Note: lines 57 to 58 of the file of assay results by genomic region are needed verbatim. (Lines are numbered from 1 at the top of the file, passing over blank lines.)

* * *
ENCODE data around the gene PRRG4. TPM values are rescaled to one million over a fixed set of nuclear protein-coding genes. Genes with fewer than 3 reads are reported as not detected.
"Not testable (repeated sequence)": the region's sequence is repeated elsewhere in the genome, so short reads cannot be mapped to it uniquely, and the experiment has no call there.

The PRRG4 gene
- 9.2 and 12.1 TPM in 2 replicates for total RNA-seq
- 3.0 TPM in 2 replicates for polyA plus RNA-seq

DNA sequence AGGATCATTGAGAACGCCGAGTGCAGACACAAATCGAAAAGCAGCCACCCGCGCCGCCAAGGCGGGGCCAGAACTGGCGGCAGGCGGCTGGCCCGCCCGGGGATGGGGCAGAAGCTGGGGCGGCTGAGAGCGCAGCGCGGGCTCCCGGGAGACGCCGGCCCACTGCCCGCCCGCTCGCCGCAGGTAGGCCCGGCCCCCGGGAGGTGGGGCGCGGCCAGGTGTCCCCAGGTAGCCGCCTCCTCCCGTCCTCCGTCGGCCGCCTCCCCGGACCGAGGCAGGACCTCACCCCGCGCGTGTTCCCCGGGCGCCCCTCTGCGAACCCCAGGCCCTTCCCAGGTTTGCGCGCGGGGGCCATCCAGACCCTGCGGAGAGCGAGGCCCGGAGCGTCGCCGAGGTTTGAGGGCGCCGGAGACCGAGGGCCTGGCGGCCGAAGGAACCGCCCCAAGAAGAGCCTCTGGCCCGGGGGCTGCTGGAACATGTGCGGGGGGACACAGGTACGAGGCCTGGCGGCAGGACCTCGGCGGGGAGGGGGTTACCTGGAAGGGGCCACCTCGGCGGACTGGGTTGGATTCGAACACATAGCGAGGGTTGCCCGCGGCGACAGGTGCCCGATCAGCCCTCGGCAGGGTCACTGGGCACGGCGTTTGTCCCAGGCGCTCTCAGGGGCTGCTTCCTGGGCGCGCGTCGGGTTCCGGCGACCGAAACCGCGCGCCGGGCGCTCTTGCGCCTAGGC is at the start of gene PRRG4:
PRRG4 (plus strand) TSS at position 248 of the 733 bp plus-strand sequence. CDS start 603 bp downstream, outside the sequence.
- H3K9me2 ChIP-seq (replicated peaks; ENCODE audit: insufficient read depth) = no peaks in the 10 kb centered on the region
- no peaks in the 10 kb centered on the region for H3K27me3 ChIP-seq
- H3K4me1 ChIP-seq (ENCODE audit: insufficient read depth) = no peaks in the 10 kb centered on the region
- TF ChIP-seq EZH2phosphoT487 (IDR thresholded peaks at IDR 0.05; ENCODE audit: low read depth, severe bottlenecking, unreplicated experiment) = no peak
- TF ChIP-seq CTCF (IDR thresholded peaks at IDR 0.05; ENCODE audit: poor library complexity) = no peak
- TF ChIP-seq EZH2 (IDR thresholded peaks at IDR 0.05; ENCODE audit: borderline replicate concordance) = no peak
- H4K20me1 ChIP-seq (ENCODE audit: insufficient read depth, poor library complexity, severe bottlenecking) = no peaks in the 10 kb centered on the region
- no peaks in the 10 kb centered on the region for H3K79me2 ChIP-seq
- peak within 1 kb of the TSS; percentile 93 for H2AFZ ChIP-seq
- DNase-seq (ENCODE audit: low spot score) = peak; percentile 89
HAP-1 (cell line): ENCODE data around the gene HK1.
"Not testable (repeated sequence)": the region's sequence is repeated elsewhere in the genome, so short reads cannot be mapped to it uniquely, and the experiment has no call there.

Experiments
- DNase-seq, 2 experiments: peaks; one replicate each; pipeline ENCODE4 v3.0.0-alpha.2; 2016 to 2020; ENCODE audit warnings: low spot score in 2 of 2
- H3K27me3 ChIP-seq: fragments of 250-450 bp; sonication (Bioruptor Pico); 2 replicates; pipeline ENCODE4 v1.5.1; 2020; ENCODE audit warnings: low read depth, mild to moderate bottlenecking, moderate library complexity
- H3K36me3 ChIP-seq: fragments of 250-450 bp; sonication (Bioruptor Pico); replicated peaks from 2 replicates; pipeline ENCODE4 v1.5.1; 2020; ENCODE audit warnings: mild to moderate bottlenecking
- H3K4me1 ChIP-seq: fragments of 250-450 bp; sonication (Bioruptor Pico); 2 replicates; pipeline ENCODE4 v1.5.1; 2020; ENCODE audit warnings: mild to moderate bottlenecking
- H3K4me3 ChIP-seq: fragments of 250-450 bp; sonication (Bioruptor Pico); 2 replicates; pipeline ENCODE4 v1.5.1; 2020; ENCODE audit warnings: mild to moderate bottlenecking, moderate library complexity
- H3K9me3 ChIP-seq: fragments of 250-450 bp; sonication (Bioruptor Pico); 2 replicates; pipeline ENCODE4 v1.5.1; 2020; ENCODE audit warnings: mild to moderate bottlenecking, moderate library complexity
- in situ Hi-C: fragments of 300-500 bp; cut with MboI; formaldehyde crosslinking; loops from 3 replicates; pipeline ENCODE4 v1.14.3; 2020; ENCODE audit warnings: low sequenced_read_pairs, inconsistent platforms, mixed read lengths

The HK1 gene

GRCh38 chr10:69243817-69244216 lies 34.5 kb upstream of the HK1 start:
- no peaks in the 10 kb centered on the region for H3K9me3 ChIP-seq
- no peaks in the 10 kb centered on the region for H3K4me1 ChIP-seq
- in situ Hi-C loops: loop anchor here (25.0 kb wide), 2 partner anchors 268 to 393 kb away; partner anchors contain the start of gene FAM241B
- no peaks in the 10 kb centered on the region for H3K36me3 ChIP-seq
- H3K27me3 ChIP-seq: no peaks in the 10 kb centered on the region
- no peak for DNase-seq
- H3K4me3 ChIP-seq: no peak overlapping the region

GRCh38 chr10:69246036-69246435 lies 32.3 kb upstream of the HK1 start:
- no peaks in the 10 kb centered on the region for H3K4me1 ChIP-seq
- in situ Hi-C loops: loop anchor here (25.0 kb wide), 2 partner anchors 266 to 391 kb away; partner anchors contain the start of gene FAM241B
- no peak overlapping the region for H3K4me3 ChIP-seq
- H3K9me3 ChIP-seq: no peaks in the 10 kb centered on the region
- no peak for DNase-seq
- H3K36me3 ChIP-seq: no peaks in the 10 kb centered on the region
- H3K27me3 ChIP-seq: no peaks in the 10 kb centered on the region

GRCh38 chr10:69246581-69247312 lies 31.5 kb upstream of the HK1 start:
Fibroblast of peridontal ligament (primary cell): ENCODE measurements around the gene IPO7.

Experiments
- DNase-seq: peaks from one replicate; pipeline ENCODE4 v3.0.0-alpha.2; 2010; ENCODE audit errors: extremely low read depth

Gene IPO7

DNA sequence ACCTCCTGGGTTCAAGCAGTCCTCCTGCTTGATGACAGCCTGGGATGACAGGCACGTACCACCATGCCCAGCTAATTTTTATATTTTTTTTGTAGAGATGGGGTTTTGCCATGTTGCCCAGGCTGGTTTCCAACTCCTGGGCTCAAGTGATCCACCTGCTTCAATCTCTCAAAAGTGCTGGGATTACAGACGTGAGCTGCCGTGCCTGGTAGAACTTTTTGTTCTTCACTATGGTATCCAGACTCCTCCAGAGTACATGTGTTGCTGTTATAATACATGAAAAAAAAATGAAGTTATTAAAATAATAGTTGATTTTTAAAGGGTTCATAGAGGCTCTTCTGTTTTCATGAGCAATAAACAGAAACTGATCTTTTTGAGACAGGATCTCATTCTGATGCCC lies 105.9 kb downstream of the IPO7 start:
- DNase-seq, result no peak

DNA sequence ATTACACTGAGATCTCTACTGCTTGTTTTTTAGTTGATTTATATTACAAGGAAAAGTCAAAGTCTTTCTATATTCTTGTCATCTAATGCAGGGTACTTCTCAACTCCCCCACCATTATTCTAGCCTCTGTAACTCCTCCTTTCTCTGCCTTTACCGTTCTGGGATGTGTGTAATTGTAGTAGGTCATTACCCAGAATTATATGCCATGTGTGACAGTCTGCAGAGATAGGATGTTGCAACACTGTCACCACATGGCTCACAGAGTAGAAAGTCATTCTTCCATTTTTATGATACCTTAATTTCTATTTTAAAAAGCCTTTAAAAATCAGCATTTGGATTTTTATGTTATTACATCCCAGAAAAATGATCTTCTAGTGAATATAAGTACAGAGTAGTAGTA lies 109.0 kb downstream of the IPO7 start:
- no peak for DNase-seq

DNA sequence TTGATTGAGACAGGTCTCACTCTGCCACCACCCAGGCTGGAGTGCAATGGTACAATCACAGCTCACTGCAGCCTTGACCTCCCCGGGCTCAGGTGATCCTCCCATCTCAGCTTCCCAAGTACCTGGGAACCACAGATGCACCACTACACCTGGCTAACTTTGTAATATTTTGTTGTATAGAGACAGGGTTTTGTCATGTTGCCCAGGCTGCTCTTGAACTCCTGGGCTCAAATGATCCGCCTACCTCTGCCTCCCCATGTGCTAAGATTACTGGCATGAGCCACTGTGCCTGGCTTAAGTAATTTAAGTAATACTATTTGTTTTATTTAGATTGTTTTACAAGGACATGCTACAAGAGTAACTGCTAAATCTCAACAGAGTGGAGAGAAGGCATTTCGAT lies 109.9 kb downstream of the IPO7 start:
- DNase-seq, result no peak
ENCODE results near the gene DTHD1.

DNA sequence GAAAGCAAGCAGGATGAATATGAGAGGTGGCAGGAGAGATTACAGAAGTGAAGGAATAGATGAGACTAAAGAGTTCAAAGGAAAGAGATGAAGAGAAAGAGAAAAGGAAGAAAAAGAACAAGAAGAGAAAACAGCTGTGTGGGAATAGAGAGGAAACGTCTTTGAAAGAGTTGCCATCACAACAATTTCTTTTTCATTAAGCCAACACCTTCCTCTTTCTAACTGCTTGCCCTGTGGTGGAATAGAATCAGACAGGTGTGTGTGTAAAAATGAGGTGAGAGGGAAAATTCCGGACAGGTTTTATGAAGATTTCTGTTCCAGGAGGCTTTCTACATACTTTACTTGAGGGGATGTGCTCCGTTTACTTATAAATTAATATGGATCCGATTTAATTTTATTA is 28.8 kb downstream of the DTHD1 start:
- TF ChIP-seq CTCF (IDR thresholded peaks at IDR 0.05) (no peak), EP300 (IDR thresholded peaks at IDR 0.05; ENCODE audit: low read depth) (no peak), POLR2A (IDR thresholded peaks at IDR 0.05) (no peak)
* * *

DNA sequence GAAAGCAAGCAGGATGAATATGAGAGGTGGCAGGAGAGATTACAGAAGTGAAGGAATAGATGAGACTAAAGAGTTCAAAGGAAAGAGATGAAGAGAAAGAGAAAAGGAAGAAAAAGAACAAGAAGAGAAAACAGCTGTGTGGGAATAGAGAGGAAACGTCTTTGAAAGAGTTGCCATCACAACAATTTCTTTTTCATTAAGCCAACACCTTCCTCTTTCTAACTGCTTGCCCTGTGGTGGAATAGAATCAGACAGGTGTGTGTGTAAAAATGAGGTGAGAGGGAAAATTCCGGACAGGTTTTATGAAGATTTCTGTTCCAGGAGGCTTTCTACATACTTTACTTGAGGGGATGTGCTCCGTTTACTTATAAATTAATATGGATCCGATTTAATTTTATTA is 28.8 kb downstream of the DTHD1 start:
- TF ChIP-seq CTCF (IDR thresholded peaks at IDR 0.05) (no peak), EP300 (IDR thresholded peaks at IDR 0.05; ENCODE audit: low read depth) (no peak), POLR2A (IDR thresholded peaks at IDR 0.05) (no peak)